100 Million data points

There have been 100 million calls to 311 in New York, the hotline for complaints. What have we learned? Interesting graphic here broken down by hour and category of complaint. Noise and taxi complaints are greatest at night, and rodent complaints are insensitive to time of day (except they don’t happen overnight, really), but streetlight complaints are greatest right before noon? Odd, that.

Launched in March 2003, 311 now fields on average more than 50,000 calls a day, offering information about more than 3,600 topics: school closings, recycling rules, homeless shelters, park events, pothole repairs. The service has translators on call to handle some 180 different languages. City officials tout a 2008 customer satisfaction survey, conducted by an outside firm, that compared 311’s popularity to other call centers in both the public and private sectors. 311 finished first, barely edging out hotel and retail performance but beating other government call centers, like the IRS’s, by a mile.

And it provides insight into patterns that dispatchers and public officials can’t immediately understand. The “maple syrup smell,” which many of us started noticing on certain days in the early 2000, was one.

But the service also helps city leaders detect patterns that might otherwise have escaped notice. After the first survey of 311 complaints ranked excessive noise as the number one source of irritation among residents, the Bloomberg administration instituted a series of noise-abatement programs, going after the offenders whom callers complained about most often (that means you, Mister Softee). Similarly, clusters of public-drinking complaints in certain neighborhoods have led to crackdowns on illegal social clubs. Some of the discoveries have been subtle but brilliant. For example, officials now know that the first warm day of spring will bring a surge in use of the city’s chlorofluorocarbon recycling programs. The connection is logical once you think about it: The hot weather inspires people to upgrade their air conditioners, and they don’t want to just leave the old, Freon-filled units out on the street.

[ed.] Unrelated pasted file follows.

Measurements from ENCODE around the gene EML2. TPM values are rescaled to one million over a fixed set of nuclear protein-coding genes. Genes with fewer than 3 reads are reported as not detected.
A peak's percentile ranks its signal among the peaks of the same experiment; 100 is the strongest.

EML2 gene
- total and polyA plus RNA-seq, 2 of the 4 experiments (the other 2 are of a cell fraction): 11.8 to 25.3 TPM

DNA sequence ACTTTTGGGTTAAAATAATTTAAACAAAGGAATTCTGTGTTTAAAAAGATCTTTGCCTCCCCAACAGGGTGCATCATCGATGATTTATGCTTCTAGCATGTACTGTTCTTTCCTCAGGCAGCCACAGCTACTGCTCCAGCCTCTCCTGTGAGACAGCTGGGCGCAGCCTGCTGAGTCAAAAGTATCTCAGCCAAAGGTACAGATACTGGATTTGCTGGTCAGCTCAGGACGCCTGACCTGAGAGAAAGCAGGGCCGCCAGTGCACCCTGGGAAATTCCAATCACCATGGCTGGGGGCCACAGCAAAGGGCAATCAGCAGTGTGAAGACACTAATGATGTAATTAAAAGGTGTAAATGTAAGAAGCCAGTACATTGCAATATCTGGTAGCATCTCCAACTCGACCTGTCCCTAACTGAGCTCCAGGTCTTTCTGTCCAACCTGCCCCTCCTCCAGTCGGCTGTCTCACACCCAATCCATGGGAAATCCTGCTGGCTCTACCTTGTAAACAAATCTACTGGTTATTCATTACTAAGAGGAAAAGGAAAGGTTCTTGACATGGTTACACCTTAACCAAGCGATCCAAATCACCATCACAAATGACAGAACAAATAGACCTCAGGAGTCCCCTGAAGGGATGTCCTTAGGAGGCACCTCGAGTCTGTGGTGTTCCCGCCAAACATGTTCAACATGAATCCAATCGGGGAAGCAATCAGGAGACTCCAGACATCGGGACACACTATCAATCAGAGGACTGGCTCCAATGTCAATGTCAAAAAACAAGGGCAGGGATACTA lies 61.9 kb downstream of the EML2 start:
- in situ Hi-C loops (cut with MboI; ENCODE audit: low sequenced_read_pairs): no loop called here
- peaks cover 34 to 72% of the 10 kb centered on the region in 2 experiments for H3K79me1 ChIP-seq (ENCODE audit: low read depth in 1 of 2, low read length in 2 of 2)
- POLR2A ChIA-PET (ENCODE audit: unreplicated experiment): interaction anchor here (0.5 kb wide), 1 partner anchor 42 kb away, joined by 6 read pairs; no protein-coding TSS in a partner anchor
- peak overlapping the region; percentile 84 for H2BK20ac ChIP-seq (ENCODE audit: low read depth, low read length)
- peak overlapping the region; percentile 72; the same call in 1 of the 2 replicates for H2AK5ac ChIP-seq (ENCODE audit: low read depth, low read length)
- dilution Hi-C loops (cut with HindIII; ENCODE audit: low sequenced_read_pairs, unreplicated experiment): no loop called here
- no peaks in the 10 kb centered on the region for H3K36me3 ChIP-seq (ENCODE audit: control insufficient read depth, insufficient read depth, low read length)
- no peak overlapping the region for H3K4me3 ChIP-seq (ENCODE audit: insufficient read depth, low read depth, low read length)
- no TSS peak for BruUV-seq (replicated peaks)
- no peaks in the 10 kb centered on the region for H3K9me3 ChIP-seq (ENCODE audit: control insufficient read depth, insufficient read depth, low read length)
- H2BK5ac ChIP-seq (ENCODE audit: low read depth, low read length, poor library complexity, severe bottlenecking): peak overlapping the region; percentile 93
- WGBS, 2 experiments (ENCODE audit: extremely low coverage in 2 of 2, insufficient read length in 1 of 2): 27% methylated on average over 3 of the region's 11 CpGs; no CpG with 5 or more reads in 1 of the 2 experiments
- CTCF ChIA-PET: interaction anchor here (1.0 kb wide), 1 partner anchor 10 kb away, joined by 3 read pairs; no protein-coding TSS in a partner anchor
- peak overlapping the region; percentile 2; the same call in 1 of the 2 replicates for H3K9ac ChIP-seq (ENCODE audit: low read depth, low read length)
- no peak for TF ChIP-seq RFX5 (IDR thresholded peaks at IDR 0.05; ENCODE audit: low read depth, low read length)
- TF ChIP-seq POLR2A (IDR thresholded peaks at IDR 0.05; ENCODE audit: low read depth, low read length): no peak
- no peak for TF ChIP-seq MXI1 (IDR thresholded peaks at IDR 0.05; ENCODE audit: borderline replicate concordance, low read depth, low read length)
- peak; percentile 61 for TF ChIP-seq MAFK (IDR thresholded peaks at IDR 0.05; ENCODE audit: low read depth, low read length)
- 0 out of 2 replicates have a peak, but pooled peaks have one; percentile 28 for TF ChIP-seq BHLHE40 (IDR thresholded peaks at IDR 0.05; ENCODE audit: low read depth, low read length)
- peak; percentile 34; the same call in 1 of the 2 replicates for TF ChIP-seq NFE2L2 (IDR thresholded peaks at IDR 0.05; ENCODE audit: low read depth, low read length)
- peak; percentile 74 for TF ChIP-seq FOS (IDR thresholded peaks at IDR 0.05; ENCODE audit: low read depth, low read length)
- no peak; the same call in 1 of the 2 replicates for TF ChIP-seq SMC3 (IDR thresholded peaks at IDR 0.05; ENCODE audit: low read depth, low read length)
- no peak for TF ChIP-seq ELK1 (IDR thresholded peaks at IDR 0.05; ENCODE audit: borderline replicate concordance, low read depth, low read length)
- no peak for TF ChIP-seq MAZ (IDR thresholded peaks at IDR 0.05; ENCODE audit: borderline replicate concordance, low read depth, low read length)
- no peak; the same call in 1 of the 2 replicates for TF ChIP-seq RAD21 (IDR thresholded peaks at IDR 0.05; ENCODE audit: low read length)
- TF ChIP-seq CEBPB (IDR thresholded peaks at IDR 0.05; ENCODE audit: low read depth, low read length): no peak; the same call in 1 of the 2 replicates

The 311 system has proved useful not just at detecting reliable patterns but also at providing insights when the normal patterns are disrupted. Clusters of calls about food-borne illness or sanitary problems from the same restaurant now trigger a rapid response from the city’s health department. And during emergencies, callers help provide real-time insight into what’s really happening. “When [New York Yankees pitcher] Cory Lidle crashed his plane into a building on the Upper East Side, we had a bulletin on all of our screens in less than an hour explaining that it was not an act of terrorism,” Morrisroe says. After US Airways flight 1549 crash-landed in the Hudson in 2009, a few callers dialed 311 asking what they should do with hand luggage they’d retrieved from the river. “We have lots of protocols and systems in place for emergencies like plane crashes,” Morrisroe explains, “but we’d never thought about floating luggage.” This is the beauty of 311. It thrives on the quotidian and predictable—the school-closing queries and pothole complaints—but it also plays well with black swans.

 

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